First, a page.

Translocations Season 1 Recap
Last season, Obedient Juvie (a.k.a. O.J.) and Curious Juvie (a.k.a. C.J.) helped me out with my first pilot study to test heat flux biologgers (what are these?) on freely swimming juvenile elephant seals. Not only did we learn what worked and what didn’t work in terms of sensor attachment and configuration, we also found out that translocations can take some unexpected plot turns, like having to drive 3 hours south to another elephant seal rookery to find C.J. and recover the instruments (read all about it here).
Unlike O.J., none of the heat flux sensors were still attached when we found C.J., but much to my surprise, there was good data recorded on the tags!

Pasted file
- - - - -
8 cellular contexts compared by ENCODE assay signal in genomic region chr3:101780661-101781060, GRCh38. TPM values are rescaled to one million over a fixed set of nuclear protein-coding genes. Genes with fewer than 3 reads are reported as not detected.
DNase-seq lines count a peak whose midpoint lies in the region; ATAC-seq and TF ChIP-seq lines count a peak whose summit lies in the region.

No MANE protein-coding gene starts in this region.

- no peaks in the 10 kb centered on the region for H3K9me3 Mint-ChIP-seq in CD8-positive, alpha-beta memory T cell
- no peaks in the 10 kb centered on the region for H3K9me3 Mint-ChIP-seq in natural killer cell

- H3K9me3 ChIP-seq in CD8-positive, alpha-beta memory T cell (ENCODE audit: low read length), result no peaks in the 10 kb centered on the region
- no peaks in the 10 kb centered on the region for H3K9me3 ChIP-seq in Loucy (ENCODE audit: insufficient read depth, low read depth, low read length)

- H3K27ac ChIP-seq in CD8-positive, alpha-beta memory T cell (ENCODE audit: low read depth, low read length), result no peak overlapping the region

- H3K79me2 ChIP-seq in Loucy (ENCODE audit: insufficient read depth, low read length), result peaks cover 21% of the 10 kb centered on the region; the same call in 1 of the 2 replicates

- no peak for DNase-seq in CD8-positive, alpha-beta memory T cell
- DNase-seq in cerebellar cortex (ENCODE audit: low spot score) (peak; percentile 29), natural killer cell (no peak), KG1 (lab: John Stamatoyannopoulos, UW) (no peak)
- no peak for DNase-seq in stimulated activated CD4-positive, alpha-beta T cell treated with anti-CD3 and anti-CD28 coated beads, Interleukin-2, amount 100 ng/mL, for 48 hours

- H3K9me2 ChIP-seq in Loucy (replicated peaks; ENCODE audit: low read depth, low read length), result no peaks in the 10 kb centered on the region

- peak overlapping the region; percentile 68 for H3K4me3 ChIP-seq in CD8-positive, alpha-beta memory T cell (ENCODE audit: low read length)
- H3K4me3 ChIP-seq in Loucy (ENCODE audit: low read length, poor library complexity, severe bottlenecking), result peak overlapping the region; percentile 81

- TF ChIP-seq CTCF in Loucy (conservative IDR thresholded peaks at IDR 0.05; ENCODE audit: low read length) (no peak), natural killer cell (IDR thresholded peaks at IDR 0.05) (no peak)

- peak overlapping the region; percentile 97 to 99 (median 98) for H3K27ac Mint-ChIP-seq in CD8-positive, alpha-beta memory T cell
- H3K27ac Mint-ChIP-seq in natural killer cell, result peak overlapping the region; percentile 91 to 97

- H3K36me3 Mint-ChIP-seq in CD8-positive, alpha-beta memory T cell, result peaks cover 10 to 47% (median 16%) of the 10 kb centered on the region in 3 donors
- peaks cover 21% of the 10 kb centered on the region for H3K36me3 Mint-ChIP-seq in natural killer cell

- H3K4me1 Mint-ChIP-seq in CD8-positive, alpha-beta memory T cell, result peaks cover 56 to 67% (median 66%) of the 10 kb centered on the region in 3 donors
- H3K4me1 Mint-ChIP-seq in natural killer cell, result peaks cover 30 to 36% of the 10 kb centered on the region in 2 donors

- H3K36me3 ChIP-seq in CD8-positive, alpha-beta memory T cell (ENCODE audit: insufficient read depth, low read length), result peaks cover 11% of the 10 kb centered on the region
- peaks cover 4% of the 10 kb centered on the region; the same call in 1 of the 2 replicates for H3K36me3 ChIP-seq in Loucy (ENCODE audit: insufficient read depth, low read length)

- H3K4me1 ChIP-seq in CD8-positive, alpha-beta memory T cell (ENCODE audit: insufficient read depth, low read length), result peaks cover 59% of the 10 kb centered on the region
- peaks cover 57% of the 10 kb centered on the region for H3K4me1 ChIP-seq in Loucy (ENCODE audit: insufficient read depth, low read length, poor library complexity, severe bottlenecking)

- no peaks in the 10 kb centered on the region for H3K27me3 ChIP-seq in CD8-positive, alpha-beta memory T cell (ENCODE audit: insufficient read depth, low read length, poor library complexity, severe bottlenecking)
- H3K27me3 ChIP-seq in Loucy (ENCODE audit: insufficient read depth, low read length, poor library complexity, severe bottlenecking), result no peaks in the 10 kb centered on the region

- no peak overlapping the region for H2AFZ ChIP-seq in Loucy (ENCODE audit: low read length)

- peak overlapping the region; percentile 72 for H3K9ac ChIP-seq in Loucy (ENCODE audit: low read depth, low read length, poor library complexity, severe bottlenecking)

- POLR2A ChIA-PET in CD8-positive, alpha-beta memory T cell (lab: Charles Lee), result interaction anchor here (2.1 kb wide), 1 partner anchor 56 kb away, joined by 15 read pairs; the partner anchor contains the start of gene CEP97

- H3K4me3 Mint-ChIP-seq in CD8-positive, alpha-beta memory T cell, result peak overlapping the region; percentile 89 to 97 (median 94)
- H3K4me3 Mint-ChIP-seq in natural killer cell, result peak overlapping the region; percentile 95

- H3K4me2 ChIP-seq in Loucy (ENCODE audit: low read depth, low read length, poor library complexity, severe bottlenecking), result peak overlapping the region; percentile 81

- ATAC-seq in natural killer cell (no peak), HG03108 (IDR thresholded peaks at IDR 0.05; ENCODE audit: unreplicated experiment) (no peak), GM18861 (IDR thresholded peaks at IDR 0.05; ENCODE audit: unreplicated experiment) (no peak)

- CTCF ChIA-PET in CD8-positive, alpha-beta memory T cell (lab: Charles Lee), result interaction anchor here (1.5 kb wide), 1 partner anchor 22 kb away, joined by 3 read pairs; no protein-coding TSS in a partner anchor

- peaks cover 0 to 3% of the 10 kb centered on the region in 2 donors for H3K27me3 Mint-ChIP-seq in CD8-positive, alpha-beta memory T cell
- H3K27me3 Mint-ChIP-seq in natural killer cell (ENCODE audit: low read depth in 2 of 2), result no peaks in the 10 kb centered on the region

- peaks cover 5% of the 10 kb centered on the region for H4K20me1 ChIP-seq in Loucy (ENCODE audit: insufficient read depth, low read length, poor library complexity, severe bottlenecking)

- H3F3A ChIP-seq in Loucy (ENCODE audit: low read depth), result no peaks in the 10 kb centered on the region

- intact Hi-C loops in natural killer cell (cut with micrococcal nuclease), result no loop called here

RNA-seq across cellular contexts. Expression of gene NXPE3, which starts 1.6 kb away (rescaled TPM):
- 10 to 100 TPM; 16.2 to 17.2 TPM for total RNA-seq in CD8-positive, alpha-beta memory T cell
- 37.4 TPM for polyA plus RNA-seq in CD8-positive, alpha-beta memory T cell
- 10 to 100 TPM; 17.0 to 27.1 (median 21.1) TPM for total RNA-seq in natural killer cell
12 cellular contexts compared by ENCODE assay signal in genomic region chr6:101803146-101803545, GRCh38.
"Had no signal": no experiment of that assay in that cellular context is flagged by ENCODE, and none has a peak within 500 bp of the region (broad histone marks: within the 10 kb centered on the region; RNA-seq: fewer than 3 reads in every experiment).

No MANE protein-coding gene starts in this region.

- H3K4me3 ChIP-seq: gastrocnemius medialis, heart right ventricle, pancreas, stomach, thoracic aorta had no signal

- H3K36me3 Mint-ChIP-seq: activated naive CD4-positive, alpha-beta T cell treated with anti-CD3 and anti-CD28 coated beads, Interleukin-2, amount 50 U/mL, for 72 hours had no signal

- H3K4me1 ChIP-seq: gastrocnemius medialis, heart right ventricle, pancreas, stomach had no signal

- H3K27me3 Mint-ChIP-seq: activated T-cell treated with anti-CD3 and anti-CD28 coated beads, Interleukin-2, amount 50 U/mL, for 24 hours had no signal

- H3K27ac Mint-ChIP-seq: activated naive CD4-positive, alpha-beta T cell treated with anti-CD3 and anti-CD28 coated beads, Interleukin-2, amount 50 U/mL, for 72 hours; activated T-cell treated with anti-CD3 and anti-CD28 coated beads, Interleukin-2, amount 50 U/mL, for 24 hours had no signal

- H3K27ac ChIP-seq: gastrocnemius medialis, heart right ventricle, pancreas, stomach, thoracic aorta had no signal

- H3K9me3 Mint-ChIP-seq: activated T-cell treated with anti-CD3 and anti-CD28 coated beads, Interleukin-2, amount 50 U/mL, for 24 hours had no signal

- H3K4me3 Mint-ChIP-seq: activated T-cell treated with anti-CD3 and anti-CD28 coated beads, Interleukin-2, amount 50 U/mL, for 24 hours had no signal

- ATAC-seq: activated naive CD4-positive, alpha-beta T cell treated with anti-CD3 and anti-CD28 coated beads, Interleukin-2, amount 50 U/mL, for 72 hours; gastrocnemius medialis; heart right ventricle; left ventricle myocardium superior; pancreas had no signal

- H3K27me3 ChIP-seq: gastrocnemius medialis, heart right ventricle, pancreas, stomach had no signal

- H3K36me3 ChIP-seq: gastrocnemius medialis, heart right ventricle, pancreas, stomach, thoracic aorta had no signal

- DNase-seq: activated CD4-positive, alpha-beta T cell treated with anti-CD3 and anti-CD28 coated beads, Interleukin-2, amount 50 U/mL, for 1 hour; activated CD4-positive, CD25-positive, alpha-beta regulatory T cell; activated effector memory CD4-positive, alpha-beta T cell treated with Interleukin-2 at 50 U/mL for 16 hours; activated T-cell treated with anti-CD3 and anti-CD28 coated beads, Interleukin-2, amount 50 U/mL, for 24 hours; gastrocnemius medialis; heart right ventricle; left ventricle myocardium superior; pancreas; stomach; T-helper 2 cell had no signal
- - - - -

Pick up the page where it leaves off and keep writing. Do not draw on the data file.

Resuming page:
The snapshot of the data below shows what I mean by ‘good’ data. The heat flux patterns from the two sensors were similar and seemed to vary based on dive behavior, which led me to believe the sensors remained attached for the entire 8-day trip out at sea until the juvenile got back on land. If the heat flux sensor had become detached during the trip, I would have expected to see a relatively flat line (with some noise) for the heat flux data. But there was no ‘flat line of doom’ when I downloaded and looked at the data on Instrument Helper (Wildlife Computers, Redmond, WA)—success!
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